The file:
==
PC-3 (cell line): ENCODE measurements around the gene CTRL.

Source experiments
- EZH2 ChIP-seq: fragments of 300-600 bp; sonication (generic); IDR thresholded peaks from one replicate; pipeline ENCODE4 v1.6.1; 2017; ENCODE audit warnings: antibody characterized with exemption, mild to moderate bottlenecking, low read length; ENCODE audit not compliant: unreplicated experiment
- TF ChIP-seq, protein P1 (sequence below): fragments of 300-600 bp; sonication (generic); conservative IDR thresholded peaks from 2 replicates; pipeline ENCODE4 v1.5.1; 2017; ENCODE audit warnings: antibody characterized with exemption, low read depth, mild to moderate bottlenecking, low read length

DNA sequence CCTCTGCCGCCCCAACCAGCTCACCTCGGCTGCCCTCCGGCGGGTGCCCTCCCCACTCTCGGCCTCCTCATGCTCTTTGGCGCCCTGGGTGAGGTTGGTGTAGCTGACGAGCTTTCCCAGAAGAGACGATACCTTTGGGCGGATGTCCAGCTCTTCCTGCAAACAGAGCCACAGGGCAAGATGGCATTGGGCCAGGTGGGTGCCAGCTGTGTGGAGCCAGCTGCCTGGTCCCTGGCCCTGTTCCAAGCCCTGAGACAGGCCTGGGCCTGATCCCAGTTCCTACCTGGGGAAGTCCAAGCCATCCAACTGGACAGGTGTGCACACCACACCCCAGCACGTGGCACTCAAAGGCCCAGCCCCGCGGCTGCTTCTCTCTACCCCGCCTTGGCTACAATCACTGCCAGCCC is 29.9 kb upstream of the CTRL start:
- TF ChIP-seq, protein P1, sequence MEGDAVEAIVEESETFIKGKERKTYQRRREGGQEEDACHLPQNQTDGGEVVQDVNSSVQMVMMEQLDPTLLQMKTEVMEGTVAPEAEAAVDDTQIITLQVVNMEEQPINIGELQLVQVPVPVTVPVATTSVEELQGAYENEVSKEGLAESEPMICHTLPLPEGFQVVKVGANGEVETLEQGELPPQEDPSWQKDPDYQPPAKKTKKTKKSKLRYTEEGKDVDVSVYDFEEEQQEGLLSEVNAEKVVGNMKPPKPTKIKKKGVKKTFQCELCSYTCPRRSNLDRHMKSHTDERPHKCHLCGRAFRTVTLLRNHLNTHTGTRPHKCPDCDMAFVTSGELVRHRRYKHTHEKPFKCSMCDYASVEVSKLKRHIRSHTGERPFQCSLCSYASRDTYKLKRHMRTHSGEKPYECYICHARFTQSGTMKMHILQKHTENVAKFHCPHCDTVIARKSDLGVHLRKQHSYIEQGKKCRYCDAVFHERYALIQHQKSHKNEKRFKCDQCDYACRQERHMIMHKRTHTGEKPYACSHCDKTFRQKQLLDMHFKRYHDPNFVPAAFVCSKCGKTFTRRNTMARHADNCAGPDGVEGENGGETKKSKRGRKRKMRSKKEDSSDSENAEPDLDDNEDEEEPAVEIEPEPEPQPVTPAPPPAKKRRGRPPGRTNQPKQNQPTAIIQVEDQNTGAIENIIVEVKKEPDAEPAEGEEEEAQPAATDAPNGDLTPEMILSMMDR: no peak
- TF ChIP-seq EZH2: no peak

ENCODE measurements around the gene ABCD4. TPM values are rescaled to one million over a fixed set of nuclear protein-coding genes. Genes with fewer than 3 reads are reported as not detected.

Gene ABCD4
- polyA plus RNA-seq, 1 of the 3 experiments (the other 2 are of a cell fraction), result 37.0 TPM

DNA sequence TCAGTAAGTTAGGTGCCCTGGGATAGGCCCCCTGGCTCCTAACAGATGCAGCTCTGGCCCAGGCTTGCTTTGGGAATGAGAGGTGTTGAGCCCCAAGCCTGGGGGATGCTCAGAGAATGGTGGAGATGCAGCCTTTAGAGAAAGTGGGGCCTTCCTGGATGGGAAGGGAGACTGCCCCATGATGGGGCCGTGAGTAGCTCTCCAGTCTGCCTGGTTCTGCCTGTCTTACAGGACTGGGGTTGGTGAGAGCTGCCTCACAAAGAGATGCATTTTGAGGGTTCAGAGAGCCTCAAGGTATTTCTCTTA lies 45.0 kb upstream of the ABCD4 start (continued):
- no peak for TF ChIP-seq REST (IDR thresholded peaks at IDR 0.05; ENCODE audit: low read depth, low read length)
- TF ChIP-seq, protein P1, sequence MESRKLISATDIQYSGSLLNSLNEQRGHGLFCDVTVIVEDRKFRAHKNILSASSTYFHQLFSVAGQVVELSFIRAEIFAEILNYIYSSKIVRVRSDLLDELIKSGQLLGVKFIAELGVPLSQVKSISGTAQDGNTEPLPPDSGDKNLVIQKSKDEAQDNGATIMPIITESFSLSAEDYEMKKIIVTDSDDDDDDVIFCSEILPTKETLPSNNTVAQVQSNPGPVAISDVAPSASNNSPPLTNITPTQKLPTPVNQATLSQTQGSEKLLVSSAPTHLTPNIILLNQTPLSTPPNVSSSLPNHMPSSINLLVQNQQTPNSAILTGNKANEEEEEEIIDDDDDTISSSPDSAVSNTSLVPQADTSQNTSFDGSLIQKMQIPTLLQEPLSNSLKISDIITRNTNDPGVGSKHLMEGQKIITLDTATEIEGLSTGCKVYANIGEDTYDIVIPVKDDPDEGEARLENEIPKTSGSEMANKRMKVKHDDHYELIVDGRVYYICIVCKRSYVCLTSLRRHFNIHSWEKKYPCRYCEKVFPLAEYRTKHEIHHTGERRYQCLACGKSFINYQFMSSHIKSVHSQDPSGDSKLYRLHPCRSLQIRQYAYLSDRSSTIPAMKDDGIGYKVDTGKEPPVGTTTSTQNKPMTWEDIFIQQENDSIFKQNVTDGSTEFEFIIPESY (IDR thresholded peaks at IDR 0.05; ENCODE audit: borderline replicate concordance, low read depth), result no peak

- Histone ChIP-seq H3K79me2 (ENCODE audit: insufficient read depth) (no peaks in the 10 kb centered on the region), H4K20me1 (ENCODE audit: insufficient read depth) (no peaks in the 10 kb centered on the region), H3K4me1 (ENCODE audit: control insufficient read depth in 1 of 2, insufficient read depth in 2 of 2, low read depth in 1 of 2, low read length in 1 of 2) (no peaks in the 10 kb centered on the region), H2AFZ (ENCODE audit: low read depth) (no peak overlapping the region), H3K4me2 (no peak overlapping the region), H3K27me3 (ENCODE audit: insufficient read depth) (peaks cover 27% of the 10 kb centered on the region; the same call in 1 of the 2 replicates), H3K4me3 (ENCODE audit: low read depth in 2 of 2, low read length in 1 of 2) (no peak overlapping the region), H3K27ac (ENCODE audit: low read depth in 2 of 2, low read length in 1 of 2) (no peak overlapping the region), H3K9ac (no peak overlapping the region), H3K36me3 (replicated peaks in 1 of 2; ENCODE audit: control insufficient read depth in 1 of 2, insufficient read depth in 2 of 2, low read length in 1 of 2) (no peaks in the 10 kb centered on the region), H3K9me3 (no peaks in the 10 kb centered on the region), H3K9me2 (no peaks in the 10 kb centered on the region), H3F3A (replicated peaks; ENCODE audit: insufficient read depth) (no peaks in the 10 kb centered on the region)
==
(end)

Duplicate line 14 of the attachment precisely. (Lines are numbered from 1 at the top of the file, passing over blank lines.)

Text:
- Histone ChIP-seq H3K79me2 (ENCODE audit: insufficient read depth) (no peaks in the 10 kb centered on the region), H4K20me1 (ENCODE audit: insufficient read depth) (no peaks in the 10 kb centered on the region), H3K4me1 (ENCODE audit: control insufficient read depth in 1 of 2, insufficient read depth in 2 of 2, low read depth in 1 of 2, low read length in 1 of 2) (no peaks in the 10 kb centered on the region), H2AFZ (ENCODE audit: low read depth) (no peak overlapping the region), H3K4me2 (no peak overlapping the region), H3K27me3 (ENCODE audit: insufficient read depth) (peaks cover 27% of the 10 kb centered on the region; the same call in 1 of the 2 replicates), H3K4me3 (ENCODE audit: low read depth in 2 of 2, low read length in 1 of 2) (no peak overlapping the region), H3K27ac (ENCODE audit: low read depth in 2 of 2, low read length in 1 of 2) (no peak overlapping the region), H3K9ac (no peak overlapping the region), H3K36me3 (replicated peaks in 1 of 2; ENCODE audit: control insufficient read depth in 1 of 2, insufficient read depth in 2 of 2, low read length in 1 of 2) (no peaks in the 10 kb centered on the region), H3K9me3 (no peaks in the 10 kb centered on the region), H3K9me2 (no peaks in the 10 kb centered on the region), H3F3A (replicated peaks; ENCODE audit: insufficient read depth) (no peaks in the 10 kb centered on the region)